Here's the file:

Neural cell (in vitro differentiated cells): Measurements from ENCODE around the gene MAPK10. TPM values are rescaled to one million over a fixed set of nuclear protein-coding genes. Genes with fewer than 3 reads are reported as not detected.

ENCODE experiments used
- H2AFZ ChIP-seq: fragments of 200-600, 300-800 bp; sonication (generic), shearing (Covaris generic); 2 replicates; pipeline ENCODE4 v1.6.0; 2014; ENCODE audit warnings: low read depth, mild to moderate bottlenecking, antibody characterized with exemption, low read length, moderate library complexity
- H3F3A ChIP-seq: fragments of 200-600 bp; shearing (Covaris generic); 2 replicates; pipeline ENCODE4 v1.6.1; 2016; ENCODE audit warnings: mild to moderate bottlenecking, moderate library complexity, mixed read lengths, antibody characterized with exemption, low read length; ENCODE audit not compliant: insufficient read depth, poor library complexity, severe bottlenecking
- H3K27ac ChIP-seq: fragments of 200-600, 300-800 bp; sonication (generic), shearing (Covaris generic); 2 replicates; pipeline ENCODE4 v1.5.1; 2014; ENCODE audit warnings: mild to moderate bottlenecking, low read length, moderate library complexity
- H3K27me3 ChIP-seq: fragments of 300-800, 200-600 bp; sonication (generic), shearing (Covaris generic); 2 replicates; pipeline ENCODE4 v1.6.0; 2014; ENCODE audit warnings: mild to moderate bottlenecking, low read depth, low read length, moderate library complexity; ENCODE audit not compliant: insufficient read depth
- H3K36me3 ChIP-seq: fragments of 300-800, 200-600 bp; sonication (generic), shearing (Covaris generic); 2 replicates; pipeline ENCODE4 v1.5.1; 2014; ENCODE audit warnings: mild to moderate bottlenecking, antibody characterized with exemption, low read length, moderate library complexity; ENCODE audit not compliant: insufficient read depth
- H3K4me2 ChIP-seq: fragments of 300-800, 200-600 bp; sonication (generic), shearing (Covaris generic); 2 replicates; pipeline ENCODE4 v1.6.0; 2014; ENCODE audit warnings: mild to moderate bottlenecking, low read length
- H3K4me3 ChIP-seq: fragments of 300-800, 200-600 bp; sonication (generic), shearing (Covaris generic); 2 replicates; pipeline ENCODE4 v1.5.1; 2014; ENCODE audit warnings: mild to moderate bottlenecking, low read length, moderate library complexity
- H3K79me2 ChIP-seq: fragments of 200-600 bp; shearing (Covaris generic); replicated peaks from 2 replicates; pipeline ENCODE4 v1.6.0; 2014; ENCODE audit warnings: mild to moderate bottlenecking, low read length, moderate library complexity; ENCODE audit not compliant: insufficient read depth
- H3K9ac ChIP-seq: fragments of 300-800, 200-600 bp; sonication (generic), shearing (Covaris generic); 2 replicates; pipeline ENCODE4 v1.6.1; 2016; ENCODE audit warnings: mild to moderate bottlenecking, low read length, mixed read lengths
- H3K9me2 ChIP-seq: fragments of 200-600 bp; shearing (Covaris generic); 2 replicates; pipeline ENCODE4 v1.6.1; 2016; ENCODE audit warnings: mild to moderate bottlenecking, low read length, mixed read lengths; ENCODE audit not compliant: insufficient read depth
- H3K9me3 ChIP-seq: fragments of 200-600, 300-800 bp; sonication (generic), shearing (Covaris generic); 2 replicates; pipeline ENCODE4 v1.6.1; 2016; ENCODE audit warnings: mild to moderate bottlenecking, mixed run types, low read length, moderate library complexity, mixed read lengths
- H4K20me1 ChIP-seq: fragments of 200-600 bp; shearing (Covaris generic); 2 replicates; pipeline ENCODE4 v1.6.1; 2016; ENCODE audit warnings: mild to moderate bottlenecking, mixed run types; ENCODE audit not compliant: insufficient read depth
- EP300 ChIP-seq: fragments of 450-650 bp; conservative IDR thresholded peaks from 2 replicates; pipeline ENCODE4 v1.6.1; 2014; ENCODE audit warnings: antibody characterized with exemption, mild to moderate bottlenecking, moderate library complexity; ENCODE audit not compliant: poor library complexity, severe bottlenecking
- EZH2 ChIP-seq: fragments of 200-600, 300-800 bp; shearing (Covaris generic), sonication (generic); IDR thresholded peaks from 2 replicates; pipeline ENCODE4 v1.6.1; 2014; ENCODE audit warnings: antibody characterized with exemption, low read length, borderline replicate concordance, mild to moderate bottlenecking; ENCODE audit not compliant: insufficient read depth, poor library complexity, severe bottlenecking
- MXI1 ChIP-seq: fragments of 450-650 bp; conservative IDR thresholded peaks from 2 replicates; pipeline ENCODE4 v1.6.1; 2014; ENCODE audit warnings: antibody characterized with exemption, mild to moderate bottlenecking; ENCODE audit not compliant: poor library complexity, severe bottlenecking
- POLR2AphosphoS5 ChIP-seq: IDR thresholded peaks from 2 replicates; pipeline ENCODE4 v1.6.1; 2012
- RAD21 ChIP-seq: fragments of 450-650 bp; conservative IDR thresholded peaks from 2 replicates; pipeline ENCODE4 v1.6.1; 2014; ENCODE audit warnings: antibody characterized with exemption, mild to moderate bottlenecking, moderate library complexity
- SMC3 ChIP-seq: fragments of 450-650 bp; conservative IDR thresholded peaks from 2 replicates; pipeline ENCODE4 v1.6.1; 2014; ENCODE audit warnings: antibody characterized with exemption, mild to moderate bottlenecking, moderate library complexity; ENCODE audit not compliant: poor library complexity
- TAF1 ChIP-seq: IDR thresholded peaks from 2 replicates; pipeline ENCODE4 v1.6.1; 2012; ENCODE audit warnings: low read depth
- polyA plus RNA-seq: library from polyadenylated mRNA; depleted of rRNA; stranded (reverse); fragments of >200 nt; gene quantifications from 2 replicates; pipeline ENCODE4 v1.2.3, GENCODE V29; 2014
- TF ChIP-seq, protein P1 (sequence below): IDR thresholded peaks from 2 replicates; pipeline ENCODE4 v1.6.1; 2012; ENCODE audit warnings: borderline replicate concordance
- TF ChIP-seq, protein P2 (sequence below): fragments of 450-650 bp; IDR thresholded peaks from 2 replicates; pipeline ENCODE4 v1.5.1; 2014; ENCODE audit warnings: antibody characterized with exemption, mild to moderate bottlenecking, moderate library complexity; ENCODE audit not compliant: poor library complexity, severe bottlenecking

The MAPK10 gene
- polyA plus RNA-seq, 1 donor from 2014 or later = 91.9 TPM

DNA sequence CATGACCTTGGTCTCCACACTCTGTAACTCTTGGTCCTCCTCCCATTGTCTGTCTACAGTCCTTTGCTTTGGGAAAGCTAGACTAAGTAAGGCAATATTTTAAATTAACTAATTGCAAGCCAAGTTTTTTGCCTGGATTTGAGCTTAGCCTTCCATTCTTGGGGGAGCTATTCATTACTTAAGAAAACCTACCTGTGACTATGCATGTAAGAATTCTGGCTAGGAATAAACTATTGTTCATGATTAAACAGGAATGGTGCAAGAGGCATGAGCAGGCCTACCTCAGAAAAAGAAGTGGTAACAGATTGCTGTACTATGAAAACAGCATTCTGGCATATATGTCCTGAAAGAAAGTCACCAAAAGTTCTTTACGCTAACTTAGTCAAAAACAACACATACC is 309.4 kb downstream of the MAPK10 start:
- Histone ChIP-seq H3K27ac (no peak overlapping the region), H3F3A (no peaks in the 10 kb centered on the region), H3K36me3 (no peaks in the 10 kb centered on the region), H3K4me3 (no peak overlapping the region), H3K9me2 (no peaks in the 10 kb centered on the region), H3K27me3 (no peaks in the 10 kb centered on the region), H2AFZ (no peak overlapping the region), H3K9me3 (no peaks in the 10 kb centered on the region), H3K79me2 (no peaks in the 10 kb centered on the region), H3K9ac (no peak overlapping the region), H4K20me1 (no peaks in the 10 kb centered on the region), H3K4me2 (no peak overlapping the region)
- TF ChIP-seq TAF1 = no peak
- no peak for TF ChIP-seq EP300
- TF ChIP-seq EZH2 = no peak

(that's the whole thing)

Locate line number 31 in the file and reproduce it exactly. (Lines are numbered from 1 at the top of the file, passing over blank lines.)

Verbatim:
- TF ChIP-seq EZH2 = no peak